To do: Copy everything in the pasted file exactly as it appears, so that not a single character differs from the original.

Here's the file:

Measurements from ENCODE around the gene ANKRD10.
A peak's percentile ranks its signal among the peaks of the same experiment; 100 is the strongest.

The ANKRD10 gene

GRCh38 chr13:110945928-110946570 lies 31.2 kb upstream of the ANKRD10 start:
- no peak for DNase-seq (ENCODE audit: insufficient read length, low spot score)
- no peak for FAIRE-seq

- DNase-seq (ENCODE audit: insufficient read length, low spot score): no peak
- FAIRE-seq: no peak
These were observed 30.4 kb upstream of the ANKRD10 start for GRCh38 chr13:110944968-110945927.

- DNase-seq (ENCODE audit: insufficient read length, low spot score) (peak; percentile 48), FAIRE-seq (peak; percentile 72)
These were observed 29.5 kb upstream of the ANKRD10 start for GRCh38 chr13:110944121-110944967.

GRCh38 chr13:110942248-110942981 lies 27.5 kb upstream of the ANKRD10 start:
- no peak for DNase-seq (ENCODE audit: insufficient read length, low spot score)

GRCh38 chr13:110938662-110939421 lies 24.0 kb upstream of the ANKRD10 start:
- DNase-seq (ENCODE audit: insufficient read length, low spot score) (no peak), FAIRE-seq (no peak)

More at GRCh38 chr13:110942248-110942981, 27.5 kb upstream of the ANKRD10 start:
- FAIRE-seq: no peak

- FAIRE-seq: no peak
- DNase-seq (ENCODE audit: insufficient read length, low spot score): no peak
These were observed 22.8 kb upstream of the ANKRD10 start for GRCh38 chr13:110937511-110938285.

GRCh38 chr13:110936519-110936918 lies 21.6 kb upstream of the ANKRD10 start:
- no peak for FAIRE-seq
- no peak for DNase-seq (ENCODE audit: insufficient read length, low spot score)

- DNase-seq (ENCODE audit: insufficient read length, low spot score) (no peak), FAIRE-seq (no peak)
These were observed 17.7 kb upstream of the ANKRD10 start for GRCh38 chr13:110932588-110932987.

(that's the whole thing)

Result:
Measurements from ENCODE around the gene ANKRD10.
A peak's percentile ranks its signal among the peaks of the same experiment; 100 is the strongest.

The ANKRD10 gene

GRCh38 chr13:110945928-110946570 lies 31.2 kb upstream of the ANKRD10 start:
- no peak for DNase-seq (ENCODE audit: insufficient read length, low spot score)
- no peak for FAIRE-seq

- DNase-seq (ENCODE audit: insufficient read length, low spot score): no peak
- FAIRE-seq: no peak
These were observed 30.4 kb upstream of the ANKRD10 start for GRCh38 chr13:110944968-110945927.

- DNase-seq (ENCODE audit: insufficient read length, low spot score) (peak; percentile 48), FAIRE-seq (peak; percentile 72)
These were observed 29.5 kb upstream of the ANKRD10 start for GRCh38 chr13:110944121-110944967.

GRCh38 chr13:110942248-110942981 lies 27.5 kb upstream of the ANKRD10 start:
- no peak for DNase-seq (ENCODE audit: insufficient read length, low spot score)

GRCh38 chr13:110938662-110939421 lies 24.0 kb upstream of the ANKRD10 start:
- DNase-seq (ENCODE audit: insufficient read length, low spot score) (no peak), FAIRE-seq (no peak)

More at GRCh38 chr13:110942248-110942981, 27.5 kb upstream of the ANKRD10 start:
- FAIRE-seq: no peak

- FAIRE-seq: no peak
- DNase-seq (ENCODE audit: insufficient read length, low spot score): no peak
These were observed 22.8 kb upstream of the ANKRD10 start for GRCh38 chr13:110937511-110938285.

GRCh38 chr13:110936519-110936918 lies 21.6 kb upstream of the ANKRD10 start:
- no peak for FAIRE-seq
- no peak for DNase-seq (ENCODE audit: insufficient read length, low spot score)

- DNase-seq (ENCODE audit: insufficient read length, low spot score) (no peak), FAIRE-seq (no peak)
These were observed 17.7 kb upstream of the ANKRD10 start for GRCh38 chr13:110932588-110932987.